The result of all this magic is that you can largely ignore the distinction between int and Integer, with a few caveats. An Integer expression can have a null value. If your program tries to autounbox null, it will throw a NullPointerException. The == operator performs reference identity comparisons on Integer expressions and value equality comparisons on int expressions. Finally, there are performance costs associated with boxing and unboxing, even if it is done automatically.

Here is another sample program featuring autoboxing and unboxing. It is a static factory that takes an int array and returns a List of Integer backed by the array. In a mere ten lines of code this method provides the full richness of the List interface atop an int array. All changes to the list write through to the array and vice-versa. The lines that use autoboxing or unboxing are highlighted in green:

// List adapter for primitive int array
public static List<Integer> asList(final int[] a) {
    return new AbstractList<Integer>() {
        public Integer get(int i) { return a[i]; }
        // Throws NullPointerException if val == null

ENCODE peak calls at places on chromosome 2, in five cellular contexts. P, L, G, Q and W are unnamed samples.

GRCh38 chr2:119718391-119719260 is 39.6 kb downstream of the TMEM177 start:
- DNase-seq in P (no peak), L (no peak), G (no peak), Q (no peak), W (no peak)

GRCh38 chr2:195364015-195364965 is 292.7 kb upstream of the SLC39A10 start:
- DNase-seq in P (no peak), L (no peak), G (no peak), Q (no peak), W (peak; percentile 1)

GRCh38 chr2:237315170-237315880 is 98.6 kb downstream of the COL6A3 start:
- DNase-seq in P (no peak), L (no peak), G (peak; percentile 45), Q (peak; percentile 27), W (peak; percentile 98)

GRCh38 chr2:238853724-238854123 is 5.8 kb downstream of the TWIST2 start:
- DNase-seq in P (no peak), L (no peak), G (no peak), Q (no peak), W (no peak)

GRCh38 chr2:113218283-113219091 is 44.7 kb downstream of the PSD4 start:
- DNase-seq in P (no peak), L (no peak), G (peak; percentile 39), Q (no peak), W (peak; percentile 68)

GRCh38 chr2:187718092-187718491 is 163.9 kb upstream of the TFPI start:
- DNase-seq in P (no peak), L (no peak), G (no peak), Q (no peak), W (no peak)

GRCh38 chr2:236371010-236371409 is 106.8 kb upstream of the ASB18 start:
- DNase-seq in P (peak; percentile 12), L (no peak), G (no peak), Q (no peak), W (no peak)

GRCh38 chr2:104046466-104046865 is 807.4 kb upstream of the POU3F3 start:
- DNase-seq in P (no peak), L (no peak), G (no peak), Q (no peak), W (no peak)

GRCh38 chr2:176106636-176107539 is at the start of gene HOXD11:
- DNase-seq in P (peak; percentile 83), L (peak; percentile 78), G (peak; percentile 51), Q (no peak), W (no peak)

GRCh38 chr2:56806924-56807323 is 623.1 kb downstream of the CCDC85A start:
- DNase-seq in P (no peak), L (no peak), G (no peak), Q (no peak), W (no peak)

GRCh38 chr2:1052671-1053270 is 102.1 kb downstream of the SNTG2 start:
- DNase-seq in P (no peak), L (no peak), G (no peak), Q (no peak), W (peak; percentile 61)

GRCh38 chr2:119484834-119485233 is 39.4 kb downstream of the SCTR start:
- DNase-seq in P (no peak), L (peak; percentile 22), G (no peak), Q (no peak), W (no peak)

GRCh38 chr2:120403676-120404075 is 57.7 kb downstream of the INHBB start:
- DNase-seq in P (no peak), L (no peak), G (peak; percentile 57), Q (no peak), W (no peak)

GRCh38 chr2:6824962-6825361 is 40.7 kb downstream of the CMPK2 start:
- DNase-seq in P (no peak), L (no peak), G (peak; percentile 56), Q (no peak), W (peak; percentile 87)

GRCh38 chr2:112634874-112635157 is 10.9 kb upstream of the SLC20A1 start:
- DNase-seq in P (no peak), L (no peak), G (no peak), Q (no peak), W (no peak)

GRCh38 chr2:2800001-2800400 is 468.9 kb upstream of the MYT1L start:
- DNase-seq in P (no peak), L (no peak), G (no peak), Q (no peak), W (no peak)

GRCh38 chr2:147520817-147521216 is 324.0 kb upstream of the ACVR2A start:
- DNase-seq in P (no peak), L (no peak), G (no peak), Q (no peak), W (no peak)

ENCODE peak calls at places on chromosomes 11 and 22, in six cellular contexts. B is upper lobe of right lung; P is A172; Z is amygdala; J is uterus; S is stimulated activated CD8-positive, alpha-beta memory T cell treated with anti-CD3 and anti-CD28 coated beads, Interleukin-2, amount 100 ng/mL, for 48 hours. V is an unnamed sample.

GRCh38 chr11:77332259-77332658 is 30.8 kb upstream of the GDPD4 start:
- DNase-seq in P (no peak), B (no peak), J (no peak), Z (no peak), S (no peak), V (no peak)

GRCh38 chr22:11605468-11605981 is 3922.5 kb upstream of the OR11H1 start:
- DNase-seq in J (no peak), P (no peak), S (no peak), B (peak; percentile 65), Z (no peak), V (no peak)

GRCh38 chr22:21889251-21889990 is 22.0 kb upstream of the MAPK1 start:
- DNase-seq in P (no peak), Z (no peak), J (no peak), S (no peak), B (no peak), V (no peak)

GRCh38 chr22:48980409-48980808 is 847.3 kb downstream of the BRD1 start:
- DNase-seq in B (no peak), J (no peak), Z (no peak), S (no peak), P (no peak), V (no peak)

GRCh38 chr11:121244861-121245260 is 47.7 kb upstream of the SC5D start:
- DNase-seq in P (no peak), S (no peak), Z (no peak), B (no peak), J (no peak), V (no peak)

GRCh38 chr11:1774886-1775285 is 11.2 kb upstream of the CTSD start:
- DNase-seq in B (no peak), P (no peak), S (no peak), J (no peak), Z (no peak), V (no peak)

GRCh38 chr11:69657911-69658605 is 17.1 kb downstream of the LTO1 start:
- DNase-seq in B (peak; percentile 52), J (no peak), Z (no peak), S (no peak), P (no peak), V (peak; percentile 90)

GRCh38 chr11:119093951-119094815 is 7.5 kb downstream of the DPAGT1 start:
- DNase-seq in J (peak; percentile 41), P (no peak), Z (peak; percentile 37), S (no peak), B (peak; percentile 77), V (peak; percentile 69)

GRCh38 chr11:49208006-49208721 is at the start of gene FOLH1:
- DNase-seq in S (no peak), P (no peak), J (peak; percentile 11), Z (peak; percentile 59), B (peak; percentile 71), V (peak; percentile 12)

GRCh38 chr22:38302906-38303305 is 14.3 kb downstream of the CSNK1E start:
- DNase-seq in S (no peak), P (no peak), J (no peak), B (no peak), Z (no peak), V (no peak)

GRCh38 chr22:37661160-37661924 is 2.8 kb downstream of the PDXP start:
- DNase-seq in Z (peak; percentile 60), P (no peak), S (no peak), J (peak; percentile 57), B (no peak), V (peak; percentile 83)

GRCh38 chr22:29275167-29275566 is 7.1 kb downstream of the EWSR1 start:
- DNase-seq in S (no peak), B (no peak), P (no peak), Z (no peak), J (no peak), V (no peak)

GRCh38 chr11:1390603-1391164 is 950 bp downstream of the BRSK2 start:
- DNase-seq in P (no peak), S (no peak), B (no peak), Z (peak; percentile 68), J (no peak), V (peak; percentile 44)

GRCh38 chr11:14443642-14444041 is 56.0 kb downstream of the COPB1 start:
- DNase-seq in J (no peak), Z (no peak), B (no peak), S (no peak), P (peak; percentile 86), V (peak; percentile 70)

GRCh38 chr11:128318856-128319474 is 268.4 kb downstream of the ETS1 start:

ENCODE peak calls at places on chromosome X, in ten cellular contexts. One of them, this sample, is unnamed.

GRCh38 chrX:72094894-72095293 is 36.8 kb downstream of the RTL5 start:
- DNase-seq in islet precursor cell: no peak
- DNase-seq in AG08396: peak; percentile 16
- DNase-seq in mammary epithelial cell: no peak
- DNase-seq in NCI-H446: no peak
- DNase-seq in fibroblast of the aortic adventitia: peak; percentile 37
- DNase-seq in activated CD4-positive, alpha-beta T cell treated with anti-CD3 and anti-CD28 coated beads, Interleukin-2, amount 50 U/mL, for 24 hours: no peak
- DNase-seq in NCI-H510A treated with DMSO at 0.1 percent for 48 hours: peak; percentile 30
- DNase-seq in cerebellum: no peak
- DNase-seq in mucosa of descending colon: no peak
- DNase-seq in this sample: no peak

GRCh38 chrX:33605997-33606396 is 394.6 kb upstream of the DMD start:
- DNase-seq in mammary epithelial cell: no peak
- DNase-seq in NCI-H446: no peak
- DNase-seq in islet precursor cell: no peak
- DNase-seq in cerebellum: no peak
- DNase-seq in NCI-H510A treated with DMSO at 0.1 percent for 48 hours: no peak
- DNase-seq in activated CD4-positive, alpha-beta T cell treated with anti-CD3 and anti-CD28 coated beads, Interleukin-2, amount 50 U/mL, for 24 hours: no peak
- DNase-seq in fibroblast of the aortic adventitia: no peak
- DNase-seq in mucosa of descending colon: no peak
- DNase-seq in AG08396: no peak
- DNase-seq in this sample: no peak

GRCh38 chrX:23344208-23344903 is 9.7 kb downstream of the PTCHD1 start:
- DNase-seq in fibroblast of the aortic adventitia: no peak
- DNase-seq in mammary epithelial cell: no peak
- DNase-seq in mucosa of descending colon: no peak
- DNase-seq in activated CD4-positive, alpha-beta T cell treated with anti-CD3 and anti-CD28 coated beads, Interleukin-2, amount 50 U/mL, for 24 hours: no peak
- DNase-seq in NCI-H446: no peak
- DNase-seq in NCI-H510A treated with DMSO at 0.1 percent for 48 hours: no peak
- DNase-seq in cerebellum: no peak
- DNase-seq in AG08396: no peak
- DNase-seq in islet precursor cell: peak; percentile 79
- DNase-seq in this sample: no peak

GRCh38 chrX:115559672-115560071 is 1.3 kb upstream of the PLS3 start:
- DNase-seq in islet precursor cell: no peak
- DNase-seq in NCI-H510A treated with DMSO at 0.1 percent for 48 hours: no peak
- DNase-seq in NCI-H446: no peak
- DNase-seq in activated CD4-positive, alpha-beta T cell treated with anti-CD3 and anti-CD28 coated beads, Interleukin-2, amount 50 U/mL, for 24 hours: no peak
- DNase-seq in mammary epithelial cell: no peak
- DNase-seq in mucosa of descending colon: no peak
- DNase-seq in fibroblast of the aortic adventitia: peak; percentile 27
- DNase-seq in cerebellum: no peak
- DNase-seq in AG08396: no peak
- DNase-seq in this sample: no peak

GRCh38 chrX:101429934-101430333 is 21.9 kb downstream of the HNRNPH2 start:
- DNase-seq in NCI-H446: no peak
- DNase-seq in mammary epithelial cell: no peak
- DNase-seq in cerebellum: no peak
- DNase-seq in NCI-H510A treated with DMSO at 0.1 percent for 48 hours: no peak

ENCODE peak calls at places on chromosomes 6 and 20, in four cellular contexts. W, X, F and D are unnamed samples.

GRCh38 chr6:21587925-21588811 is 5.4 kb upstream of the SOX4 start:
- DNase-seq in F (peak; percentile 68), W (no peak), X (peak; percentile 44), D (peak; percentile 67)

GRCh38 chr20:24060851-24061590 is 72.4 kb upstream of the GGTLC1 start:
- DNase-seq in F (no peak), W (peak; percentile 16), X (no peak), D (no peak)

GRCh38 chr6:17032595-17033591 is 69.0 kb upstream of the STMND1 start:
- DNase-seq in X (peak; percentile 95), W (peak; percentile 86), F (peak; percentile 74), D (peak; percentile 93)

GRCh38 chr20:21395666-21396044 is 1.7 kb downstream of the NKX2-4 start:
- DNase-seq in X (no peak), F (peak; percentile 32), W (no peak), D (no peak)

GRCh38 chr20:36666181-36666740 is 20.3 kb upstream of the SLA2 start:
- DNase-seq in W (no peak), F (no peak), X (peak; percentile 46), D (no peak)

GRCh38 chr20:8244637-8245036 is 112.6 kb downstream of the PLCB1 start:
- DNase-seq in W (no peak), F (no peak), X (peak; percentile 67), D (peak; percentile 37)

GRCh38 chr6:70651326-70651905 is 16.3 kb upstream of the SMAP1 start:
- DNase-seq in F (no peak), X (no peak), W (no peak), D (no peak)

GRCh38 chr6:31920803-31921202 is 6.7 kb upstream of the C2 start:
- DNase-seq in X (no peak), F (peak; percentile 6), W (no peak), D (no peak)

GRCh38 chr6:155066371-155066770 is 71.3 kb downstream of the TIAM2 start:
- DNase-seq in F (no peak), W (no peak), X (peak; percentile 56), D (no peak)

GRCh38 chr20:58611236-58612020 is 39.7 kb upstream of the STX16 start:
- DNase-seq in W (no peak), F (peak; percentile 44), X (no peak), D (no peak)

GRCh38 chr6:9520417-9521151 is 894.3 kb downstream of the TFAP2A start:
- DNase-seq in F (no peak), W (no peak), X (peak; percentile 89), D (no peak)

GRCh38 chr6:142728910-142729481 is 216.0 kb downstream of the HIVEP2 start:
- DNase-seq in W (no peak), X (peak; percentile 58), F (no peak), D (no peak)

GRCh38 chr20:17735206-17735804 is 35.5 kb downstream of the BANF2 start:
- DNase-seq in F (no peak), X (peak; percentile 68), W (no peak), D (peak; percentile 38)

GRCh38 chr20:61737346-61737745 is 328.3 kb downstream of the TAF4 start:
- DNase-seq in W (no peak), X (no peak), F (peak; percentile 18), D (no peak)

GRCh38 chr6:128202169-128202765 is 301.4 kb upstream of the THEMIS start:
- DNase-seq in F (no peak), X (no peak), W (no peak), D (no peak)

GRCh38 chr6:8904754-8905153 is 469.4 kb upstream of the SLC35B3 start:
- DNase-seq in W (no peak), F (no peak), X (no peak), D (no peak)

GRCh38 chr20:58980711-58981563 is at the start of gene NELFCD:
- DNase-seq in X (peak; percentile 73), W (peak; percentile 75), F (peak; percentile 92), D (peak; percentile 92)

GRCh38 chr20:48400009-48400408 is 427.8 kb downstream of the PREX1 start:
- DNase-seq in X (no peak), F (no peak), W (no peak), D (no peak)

public Integer set(int i, Integer val) {
            Integer oldVal = a[i];
            a[i] = val;
            return oldVal;
        }
        public int size() { return a.length; }
    };
}

The performance of the resulting list is likely to be poor, as it boxes or unboxes on every get or set operation. It is plenty fast enough for occasional use, but it would be folly to use it in a performance critical inner loop.

So when should you use autoboxing and unboxing? Use them only when there is an “impedance mismatch” between reference types and primitives, for example, when you have to put numerical values into a collection. It is not appropriate to use autoboxing and unboxing for scientific computing, or other performance-sensitive numerical code. An Integer is not a substitute for an int; autoboxing and unboxing blur the distinction between primitive types and reference types, but they do not eliminate it.